BACKGROUND: Alcohol use is a leading risk factor for death and disability, but its overall association with health remains complex given the possible protective effects of moderate alcohol consumption on some conditions. With our comprehensive approach to health accounting within the Global Burden of Diseases, Injuries, and Risk Factors Study 2016, we generated improved estimates of alcohol use and alcohol-attributable deaths and disability-adjusted life-years (DALYs) for 195 locations from 1990 to 2016, for both sexes and for 5-year age groups between the ages of 15 years and 95 years and older...
August 23, 2018: Lancet
John W Devlin, Yoanna Skrobik, Céline Gélinas, Dale M Needham, Arjen J C Slooter, Pratik P Pandharipande, Paula L Watson, Gerald L Weinhouse, Mark E Nunnally, Bram Rochwerg, Michele C Balas, Mark van den Boogaard, Karen J Bosma, Nathaniel E Brummel, Gerald Chanques, Linda Denehy, Xavier Drouot, Gilles L Fraser, Jocelyn E Harris, Aaron M Joffe, Michelle E Kho, John P Kress, Julie A Lanphere, Sharon McKinley, Karin J Neufeld, Margaret A Pisani, Jean-Francois Payen, Brenda T Pun, Kathleen A Puntillo, Richard R Riker, Bryce R H Robinson, Yahya Shehabi, Paul M Szumita, Chris Winkelman, John E Centofanti, Carrie Price, Sina Nikayin, Cheryl J Misak, Pamela D Flood, Ken Kiedrowski, Waleed Alhazzani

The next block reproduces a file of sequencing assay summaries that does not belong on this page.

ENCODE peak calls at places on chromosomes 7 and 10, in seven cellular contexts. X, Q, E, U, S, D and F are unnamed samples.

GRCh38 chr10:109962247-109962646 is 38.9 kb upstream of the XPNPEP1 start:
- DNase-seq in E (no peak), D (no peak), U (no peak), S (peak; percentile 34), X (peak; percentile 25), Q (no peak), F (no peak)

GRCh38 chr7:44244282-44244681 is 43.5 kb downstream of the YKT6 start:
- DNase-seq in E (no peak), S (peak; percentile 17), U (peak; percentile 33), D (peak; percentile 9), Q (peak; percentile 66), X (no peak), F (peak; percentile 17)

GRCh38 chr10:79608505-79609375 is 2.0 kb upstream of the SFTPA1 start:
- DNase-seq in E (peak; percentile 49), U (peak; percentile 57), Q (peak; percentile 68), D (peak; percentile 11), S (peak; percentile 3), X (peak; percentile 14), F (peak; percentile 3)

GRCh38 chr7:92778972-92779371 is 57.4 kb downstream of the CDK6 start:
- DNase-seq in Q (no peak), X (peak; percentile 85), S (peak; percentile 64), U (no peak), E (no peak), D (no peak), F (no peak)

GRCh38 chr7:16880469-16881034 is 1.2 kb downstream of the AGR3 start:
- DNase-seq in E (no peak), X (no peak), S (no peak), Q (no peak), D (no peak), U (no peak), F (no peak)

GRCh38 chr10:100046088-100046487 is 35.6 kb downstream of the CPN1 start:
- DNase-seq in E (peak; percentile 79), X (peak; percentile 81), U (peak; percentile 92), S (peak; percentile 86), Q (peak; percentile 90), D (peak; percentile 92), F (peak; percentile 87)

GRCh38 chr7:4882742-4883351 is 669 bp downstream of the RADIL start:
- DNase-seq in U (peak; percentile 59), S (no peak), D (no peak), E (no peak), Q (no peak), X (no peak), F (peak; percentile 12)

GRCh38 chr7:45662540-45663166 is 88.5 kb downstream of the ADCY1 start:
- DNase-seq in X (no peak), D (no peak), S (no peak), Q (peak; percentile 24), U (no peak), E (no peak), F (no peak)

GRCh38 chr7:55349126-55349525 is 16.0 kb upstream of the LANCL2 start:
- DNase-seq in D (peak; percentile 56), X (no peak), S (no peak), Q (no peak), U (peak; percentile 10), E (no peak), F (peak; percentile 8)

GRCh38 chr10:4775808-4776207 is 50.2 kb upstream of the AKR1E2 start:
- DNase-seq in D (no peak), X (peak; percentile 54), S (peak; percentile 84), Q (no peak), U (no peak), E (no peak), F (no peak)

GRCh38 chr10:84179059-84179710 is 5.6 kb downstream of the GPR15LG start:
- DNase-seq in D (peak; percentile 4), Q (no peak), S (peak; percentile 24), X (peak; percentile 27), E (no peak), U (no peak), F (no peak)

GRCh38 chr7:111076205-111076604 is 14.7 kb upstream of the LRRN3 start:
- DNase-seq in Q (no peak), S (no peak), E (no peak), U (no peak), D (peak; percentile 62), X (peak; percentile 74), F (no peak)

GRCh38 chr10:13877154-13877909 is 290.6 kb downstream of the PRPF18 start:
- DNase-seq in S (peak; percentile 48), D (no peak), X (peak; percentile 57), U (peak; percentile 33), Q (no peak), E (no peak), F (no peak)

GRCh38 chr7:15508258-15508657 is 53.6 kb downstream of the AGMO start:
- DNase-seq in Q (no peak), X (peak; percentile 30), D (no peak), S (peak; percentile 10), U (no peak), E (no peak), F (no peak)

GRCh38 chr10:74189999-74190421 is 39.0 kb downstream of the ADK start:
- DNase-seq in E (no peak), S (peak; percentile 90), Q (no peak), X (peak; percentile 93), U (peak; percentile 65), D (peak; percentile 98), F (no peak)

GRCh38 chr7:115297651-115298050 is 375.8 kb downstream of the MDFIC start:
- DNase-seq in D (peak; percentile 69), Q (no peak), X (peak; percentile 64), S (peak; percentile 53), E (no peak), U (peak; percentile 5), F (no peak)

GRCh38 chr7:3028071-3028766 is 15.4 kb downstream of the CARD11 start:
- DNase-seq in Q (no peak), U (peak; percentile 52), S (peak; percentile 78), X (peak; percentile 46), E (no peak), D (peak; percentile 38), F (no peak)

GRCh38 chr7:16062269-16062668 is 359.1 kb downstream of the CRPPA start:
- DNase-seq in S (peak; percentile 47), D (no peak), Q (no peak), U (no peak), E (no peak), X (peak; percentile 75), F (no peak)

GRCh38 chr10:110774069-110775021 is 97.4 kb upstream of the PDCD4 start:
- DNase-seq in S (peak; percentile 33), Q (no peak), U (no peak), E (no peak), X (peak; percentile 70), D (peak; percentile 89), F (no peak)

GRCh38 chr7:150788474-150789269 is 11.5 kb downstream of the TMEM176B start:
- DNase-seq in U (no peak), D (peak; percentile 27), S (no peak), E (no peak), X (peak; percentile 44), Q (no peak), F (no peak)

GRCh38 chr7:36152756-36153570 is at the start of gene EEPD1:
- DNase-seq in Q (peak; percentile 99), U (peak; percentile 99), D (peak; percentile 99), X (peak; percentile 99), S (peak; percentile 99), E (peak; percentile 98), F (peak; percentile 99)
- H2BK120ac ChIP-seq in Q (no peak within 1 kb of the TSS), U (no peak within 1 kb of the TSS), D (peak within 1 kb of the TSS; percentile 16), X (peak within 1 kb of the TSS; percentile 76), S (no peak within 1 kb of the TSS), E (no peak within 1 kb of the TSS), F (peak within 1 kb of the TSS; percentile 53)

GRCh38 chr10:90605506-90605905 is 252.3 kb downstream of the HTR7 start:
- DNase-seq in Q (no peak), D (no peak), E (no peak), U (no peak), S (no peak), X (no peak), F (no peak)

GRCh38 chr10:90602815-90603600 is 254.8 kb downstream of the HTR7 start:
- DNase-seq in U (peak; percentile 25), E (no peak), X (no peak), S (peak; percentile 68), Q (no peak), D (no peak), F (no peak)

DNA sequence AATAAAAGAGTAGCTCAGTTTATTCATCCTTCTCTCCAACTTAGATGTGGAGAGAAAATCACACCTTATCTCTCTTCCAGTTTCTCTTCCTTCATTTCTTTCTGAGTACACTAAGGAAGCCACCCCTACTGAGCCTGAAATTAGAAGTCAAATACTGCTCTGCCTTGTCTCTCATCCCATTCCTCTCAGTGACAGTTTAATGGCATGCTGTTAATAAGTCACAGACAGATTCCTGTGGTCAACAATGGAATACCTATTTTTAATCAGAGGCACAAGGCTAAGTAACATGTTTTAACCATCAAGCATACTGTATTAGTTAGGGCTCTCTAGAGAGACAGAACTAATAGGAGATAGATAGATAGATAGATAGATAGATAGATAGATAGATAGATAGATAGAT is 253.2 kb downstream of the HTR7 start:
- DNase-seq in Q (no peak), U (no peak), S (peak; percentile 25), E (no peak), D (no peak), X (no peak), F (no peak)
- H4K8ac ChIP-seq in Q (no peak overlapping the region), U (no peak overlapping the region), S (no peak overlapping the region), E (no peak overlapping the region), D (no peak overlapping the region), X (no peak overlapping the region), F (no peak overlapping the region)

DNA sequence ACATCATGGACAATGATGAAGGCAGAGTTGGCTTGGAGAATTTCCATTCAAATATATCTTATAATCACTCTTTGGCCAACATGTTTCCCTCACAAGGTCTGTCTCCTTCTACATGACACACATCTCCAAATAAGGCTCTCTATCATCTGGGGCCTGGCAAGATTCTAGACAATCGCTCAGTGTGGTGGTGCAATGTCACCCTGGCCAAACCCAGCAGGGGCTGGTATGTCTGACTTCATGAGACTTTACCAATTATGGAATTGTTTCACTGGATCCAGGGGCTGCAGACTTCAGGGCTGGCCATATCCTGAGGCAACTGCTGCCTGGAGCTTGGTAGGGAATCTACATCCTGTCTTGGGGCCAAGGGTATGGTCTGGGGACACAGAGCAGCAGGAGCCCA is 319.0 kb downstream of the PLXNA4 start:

OBJECTIVE: To update and expand the 2013 Clinical Practice Guidelines for the Management of Pain, Agitation, and Delirium in Adult Patients in the ICU. DESIGN: Thirty-two international experts, four methodologists, and four critical illness survivors met virtually at least monthly. All section groups gathered face-to-face at annual Society of Critical Care Medicine congresses; virtual connections included those unable to attend. A formal conflict of interest policy was developed a priori and enforced throughout the process...
September 2018: Critical Care Medicine
C P M Hayward
INTRODUCTION: Laboratory investigations for bleeding disorders are warranted when an individual has a personal and/or family history of bleeding, and/or laboratory findings that suggest the possibility of an inherited or acquired bleeding disorder. METHODS: This review summarizes author's experience with ordering and reporting on diagnostic investigations for common and rare bleeding disorders, with consideration of recent articles on diagnosing bleeding disorders...